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Art Attack

  • Key Stage 3
  • Popular Activity
  • Topical

Type: Activity
Learning Strategy: Case study
Topic: Feeding relationships

Tiny vandals – bacteria, fungi and insects - are destroying documents and works of art all over the world. Scientists are fighting back by developing new ways of identifying and destroying the culprits. This 20 minute activity gets students to learn about different extermination techniques and respond to FAQ'S about pest control in museums and art galleries.

Published: 21st April 2005
Reviews & Comments: 2

Learning objectives

Students will analyse data and determine the best way to eliminate populations of bacteria, fungi and insects.

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Microbes and disease [QCA 8c] – bacteria and fungi are micro organisms.

Running the activity

Page 1 sets the scene and puts students in charge of the help desk. They need to respond to FAQ’s about pest control in museums and art galleries. The information they need is on page 3 and there is a template on page 2 where they can record their decisions.

Suggested solutions:

Q HELP - Termites are destroying historic documents in the Kenyan national museum. What is the best way to save them?
A Fumigate with Vikane to poison the termites. Don’t allow humans to come into contact with the poison.

Q Wood boring beetles are turning this famous Venezuelan statue to sawdust. How can I stop this vicious attack?
A Inject the statue with bacteria. They will infect the larvae and produce a toxin that kills them. Different species of beetle larvae are attacked by different bacteria, so you must identify them accurately. You may need to sequence their DNA to check.

Q Something is ruining my paintings. Suffocation doesn’t work in the humid Brazilian climate. What else can I do?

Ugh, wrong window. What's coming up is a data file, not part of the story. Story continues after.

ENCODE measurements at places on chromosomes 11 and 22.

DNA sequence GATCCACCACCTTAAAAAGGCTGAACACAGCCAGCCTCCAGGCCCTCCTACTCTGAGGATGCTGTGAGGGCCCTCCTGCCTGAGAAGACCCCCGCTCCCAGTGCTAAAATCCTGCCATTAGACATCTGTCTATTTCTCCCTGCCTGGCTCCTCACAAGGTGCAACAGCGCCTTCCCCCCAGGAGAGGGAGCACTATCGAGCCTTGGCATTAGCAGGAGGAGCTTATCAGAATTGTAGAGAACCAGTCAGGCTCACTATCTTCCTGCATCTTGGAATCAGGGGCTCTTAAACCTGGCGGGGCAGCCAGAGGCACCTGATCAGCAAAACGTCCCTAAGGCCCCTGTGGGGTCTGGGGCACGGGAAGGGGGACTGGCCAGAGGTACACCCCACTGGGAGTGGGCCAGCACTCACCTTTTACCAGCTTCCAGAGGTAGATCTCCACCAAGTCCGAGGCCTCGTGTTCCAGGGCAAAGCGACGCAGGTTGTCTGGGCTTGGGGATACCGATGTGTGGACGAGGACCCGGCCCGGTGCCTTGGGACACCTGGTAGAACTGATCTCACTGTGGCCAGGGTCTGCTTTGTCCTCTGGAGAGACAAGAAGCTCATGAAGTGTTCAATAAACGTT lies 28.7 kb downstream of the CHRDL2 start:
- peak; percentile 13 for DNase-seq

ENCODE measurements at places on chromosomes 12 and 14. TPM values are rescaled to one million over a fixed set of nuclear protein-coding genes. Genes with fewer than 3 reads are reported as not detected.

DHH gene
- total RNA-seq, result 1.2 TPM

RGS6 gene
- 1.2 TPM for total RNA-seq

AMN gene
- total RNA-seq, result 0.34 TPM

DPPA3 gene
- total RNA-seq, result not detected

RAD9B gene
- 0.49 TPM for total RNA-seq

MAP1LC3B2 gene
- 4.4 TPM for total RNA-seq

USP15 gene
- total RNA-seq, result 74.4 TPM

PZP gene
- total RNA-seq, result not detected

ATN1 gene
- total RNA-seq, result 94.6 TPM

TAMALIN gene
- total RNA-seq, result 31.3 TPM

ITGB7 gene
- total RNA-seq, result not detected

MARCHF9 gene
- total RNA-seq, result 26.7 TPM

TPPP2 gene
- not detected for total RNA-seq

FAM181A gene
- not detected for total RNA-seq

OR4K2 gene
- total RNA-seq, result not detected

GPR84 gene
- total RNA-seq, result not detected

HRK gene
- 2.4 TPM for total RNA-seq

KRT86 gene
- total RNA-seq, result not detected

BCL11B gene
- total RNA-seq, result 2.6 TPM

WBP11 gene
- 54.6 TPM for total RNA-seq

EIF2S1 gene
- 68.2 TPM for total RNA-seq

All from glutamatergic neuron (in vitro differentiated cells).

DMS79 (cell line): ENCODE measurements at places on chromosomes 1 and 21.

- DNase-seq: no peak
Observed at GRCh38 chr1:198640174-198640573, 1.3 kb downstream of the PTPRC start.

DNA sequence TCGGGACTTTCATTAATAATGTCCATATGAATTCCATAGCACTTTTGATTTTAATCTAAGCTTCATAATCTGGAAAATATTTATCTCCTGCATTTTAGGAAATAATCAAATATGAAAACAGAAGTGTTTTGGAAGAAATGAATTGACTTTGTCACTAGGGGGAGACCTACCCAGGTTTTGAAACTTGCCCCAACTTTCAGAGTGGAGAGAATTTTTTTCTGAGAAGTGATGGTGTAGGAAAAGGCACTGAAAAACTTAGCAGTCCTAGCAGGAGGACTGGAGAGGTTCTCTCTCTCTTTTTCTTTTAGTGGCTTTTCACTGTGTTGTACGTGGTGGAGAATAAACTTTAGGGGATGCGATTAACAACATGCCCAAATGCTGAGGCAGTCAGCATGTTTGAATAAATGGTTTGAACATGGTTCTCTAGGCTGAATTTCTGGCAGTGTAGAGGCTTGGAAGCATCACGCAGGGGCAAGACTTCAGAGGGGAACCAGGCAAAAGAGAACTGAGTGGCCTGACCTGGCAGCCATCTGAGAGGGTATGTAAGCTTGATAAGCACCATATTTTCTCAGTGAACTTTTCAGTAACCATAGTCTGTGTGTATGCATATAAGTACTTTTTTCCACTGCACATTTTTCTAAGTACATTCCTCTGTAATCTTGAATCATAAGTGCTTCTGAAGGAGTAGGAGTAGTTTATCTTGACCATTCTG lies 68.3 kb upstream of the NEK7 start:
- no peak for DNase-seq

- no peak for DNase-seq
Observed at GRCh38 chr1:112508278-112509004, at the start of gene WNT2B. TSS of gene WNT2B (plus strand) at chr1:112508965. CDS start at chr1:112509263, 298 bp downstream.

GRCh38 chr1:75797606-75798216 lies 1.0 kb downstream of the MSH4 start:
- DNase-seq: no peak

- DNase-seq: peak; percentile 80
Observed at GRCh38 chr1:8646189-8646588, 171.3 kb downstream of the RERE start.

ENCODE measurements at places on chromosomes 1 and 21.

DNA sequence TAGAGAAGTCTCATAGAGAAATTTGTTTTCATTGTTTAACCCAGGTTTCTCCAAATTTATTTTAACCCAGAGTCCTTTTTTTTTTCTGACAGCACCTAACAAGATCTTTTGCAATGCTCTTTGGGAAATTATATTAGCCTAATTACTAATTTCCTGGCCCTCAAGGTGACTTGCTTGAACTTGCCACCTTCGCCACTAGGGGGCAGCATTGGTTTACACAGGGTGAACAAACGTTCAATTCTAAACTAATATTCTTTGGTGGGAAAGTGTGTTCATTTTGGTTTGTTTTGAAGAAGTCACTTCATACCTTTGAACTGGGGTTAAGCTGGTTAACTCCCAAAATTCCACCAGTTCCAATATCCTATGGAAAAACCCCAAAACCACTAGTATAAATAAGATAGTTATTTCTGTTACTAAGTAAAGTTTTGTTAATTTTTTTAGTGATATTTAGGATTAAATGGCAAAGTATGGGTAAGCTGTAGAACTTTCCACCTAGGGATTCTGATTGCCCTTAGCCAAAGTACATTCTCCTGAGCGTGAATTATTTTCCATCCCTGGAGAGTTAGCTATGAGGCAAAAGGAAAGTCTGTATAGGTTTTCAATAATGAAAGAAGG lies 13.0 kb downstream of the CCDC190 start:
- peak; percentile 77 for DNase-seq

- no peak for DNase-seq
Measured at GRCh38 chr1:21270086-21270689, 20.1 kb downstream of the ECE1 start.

A Cook the pests by heating the artwork. This kills insects, bacteria and fungi but it is risky. You could damage the paint.

Q That known museum wrecker - the black carpet beetle is destroying important documents. What can we do to eradicate it?
A Use suffocation – it will not damage the documents.

Q A fungus has made grey and black stains on one of our 19th century drawings. How can we stop this infestation spreading?
A Cook the pests by heating the artwork. It’s a cheap method and the drawings will not be damaged.

Q Bacteria are eating away at the carved stone blocks of our ancient Mexican ruins. How can we kill them? A Fumigate the stone with poison. The stone can’t easily be put in a container, so you can’t cook or suffocate the bacteria.

News links

New scientist
Comprehensive article describing issues, treatments and the beetle larvae infection of the Venezuelan statue in particular.
Digital Learning Centre for Microbial Ecology
Lots of fun information about microbes.
Microbes Alive
Lots of fun information about microbes.

Reviews & Comments

Write your online review to share your feedback and classroom tips with other teachers. How well does it work, how engaging is it, how did you use it, and how could it be improved?

Art Attack review

Mar 11th, 2008

4 Star

This activity was carried out with a top set year 8. Pupils enjoyed working together to find a solution for each problem. I would use this activity again.

Reviewer: sue kennedy

Art attack

Jul 10th, 2007

4 Star

I used this with my bottom set year 8 the week after our arts week. (Our school is an arts college.) I used it to fill in a gap after doing a hand washing practical with the class that they missed out on during the diet and disease unit due to problems in the prep room.
The activity worked very well and they enjoyed it. It was simple enough for them to grasp what to do and they worked very well. The timing was fine and we finished off by thinking where else microbes and bugs may be a problem in the home and they were inspired!
My only criticism is that because of the colours used on the student worksheet, photocopying on black and white made reading some of the text difficult.

Reviewer: Caroline Knight